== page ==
The latest official wage growth figures show Australian workers are still missing out on their share. Alan Austin reports.
THE WAGES SLUMP the Abbott Government plunged Australia into back in 2014 is now firmly entrenched. More than five years after the first failed budget by disgraced former Coalition Treasurer, Joe Hockey, workers’ wages are increasing at the lowest rates since records have been kept. It is unlikely there has been a worse period in Australia’s history for workers receiving a fair share of the nation’s vast wealth.
This dismal news emerged from the quarterly wages figures released by the Australian Bureau of Statistics (ABS) last Wednesday.
The increase in wages over the workforce as a whole was just 2.41% for the year to the end of June*. With inflation over the year at 1.59%, that is a real increase of just 0.82% for all workers across the nation, in both private and government jobs.
We know from company reports that high-income executive salaries are soaring as corporations are generating record profits. So are senior academic and other professional salaries. This means many low-paid workers, probably the majority, have received either no rise at all or have seen their wages decline in real terms.
The financial year to 30 June just ended is the fifth consecutive year through which wages have risen by less than 2.5%. This has never happened before the 2013 Election. Not once. Let alone five times in a row.
The average wage increase over the 16 years for which we have ABS records before the 2013 change of government, was 3.56%.
The rise in the Coalition’s transition year, 2013-14, was just 2.6%. That was the lowest on record at the time. It has been below that every year since. The average over the last five Coalition financial years is just 2.15%.
Private versus government
The wages rise over the last financial year was 2.66% for government employees, but just 2.27% in the private sector. This confirms corporations are now free to do pretty much whatever they want without regard for either workers’ wellbeing or the health of the economy.
There was a significant difference in public wage increases between Labor and Coalition states. The five states and territories with Labor governments averaged wage growth of 2.48%. These are Victoria, with an impressive 3.7% lift, Queensland, Western Australia, the Northern Territory and the ACT. The three Coalition states, New South Wales, South Australia and Tasmania, increased public sector wages by an average of just 1.77% — close to zero after inflation.
Tradingeconomics.com has data on wage growth for 30 developed countries, current to March or June this year for most. The average rise after allowing for inflation is 2.27%.
Australia’s puny 0.82% ranks a dismal 21st out of those 30 countries. Down in the bottom one third.
Ireland, Cyprus and Poland are all above 2%. The USA, Spain and Portugal are above 3.5%. Estonia and Hungary are above 5%. All these economies are enjoying stronger annual GDP growth than Australia and most have lower jobless rates.
Confirmation from the OECD
The gloomy message from Trading Economics is bolstered by other authorities. The Organisation for Economic Cooperation and Development (OECD) is the club of 36 developed mixed capitalist economies. Every two or three years, the OECD issues a detailed analysis of advances – or retreats – the major developed countries are making on critical social issues. Titled Society at a Glance, this includes a graph showing the rankings of member countries on household income.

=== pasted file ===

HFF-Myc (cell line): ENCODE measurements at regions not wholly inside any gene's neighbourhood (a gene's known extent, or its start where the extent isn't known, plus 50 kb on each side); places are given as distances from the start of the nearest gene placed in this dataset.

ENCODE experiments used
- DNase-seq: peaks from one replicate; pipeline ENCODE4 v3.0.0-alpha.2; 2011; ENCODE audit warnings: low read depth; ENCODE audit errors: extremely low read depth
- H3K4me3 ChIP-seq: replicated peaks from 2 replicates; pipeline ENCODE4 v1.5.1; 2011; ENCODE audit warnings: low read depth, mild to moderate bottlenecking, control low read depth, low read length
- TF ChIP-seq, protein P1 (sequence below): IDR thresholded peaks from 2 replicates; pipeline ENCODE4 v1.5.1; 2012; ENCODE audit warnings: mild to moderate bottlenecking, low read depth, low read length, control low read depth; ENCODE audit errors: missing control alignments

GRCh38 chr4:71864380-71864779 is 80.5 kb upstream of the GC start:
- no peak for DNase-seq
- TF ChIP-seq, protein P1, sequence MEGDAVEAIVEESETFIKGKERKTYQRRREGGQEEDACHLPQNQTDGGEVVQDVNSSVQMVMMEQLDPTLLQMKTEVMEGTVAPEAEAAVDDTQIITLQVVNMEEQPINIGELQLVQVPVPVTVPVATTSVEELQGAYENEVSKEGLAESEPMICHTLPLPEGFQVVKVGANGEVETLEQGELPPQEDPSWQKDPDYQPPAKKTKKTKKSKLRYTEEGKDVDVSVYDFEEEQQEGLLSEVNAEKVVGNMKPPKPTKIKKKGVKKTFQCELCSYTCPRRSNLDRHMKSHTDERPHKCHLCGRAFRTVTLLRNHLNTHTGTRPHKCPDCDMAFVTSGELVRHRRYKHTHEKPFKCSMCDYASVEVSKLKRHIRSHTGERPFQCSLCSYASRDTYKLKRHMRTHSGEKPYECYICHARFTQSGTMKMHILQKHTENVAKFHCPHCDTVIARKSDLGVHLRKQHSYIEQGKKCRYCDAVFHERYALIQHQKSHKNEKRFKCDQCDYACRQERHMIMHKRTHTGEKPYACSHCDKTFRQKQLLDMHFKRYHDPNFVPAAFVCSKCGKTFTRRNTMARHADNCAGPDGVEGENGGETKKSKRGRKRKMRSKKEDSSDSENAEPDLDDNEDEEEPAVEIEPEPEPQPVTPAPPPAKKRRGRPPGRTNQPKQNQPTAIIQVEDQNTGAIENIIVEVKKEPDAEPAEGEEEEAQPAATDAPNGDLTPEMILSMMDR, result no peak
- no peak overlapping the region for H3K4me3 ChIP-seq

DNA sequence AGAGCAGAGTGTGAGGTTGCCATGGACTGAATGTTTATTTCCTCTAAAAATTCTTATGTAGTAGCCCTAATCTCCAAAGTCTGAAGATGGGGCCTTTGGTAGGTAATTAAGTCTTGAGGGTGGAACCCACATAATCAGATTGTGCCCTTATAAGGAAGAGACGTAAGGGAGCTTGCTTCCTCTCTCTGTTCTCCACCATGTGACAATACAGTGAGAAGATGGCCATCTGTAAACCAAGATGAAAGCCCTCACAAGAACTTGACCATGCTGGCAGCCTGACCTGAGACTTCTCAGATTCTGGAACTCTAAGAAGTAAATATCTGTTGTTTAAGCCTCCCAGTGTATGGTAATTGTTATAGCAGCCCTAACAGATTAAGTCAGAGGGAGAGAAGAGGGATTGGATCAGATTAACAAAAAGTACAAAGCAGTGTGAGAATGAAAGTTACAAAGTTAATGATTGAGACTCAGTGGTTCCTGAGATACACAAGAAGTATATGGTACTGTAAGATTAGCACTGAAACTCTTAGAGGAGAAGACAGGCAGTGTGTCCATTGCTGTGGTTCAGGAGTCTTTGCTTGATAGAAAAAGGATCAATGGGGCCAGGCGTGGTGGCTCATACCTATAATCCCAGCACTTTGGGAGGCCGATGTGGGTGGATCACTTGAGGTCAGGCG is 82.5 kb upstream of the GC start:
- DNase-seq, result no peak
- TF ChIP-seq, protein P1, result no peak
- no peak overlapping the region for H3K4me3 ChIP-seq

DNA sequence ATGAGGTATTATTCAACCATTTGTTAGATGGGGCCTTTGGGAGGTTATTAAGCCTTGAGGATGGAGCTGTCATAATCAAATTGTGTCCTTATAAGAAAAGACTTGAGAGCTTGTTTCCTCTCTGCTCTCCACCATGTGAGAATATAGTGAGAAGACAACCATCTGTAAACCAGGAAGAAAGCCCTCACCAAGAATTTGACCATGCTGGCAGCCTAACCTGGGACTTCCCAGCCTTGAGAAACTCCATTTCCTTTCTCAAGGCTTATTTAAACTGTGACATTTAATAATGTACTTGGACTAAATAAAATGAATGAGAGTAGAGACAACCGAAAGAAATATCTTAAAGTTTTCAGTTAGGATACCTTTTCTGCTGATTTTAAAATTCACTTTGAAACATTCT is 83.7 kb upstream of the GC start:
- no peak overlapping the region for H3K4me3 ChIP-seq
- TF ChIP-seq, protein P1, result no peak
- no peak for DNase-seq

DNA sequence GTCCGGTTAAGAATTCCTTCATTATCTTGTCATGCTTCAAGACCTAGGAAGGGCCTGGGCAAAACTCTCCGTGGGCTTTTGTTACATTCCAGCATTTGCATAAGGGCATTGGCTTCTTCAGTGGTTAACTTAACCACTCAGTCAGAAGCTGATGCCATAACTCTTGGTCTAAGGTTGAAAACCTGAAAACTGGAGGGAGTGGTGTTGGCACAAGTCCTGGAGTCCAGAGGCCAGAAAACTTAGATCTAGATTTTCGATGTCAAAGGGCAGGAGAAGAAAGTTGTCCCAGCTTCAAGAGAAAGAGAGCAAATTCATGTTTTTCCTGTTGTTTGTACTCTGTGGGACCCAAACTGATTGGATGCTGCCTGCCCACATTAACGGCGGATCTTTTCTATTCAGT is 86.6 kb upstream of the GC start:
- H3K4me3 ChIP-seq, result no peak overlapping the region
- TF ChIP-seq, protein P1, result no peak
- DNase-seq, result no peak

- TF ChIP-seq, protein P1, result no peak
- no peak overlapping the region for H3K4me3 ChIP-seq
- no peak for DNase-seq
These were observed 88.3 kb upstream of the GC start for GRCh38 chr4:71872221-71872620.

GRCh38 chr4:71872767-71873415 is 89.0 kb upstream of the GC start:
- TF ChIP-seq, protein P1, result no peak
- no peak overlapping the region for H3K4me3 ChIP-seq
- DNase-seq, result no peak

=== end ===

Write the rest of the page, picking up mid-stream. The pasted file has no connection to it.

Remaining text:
The 2019 edition shows the rankings for 2016 which has Australia in seventh place [See chart below]. The previous edition showed Australia’s ranking in 2013 at fourth place, behind only Norway, Switzerland and Luxembourg.
Clearly, Australia is tumbling down this ladder, as with virtually all rankings which reflect sound economic management and the welfare of citizens.
We must wait another year or two for the ranking for 2018 and 2019. Given last week’s ABS data, this will almost certainly be well below seventh.
Why is this happening in Australia?
There is no excuse for Australia to be lagging the rest of the developed world so badly. This is not good for working families. It is not good for the economy. It is not good for Australia’s future.
There is no rational economic argument for keeping workers’ wages depressed during the current global expansion in investment, growth, jobs and profits.
Australia’s export trade is booming with iron ore, gold and wool all at five or ten year high prices. Volumes in many commodities are now at or near all-time records. The trade surplus is now almost four times the highest level reached under any previous government at an extraordinary $8.04 billion!
This is the time when workers should be earning a fair share of the nation’s vast wealth and investing in homes for now and superannuation for the future. The nation should be investing in the quality of life for all citizens now – especially those doing it tough – and in infrastructure for the future.
It seems the rich foreign controllers of the Coalition parties have decided to grasp as much as they can while they can and to hell with the Australian people. Because eventually, surely, one day, citizens must wake up to what is going on and call a halt.
* The ABS provides seasonally adjusted figures for only some wages files. So for consistency, this article has used original figures throughout. The difference between the two sets of data – original and seasonally adjusted – is not significant.
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